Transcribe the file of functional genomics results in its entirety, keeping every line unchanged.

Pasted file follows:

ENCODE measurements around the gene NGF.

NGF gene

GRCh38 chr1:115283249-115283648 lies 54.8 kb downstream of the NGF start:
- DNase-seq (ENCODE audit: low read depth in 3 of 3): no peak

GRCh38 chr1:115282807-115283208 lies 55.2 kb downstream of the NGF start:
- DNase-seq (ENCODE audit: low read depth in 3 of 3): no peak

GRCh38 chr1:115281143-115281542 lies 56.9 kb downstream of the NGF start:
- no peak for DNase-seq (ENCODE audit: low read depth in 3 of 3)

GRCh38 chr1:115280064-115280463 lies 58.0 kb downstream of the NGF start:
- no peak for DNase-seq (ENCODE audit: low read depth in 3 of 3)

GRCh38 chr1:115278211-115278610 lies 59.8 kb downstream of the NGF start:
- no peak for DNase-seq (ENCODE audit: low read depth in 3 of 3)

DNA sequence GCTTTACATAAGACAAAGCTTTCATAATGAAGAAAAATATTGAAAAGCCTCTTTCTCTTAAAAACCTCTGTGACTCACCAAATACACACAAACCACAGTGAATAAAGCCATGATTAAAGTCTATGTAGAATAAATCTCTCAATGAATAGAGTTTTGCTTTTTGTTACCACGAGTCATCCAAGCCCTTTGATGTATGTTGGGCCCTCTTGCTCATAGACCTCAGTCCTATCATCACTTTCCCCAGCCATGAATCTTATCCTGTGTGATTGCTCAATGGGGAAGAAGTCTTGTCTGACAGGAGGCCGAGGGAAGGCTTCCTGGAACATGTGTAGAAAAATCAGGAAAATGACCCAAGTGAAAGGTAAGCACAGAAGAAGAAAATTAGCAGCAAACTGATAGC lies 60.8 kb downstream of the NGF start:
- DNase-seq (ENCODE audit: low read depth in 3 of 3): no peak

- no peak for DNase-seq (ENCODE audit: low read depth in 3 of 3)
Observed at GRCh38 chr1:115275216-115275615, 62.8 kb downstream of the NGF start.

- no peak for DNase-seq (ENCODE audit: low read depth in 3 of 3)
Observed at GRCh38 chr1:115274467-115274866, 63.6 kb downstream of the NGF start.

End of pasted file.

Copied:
ENCODE measurements around the gene NGF.

NGF gene

GRCh38 chr1:115283249-115283648 lies 54.8 kb downstream of the NGF start:
- DNase-seq (ENCODE audit: low read depth in 3 of 3): no peak

GRCh38 chr1:115282807-115283208 lies 55.2 kb downstream of the NGF start:
- DNase-seq (ENCODE audit: low read depth in 3 of 3): no peak

GRCh38 chr1:115281143-115281542 lies 56.9 kb downstream of the NGF start:
- no peak for DNase-seq (ENCODE audit: low read depth in 3 of 3)

GRCh38 chr1:115280064-115280463 lies 58.0 kb downstream of the NGF start:
- no peak for DNase-seq (ENCODE audit: low read depth in 3 of 3)

GRCh38 chr1:115278211-115278610 lies 59.8 kb downstream of the NGF start:
- no peak for DNase-seq (ENCODE audit: low read depth in 3 of 3)

DNA sequence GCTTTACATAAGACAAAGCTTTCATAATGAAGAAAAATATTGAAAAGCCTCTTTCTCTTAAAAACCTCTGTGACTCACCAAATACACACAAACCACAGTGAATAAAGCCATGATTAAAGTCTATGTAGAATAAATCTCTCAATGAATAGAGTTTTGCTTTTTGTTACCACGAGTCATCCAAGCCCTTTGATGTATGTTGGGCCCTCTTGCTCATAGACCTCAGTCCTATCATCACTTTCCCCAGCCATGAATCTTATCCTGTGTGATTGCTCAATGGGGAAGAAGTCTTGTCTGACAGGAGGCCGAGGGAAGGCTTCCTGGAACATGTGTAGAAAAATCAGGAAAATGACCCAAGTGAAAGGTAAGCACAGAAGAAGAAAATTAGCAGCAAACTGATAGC lies 60.8 kb downstream of the NGF start:
- DNase-seq (ENCODE audit: low read depth in 3 of 3): no peak

- no peak for DNase-seq (ENCODE audit: low read depth in 3 of 3)
Observed at GRCh38 chr1:115275216-115275615, 62.8 kb downstream of the NGF start.

- no peak for DNase-seq (ENCODE audit: low read depth in 3 of 3)
Observed at GRCh38 chr1:115274467-115274866, 63.6 kb downstream of the NGF start.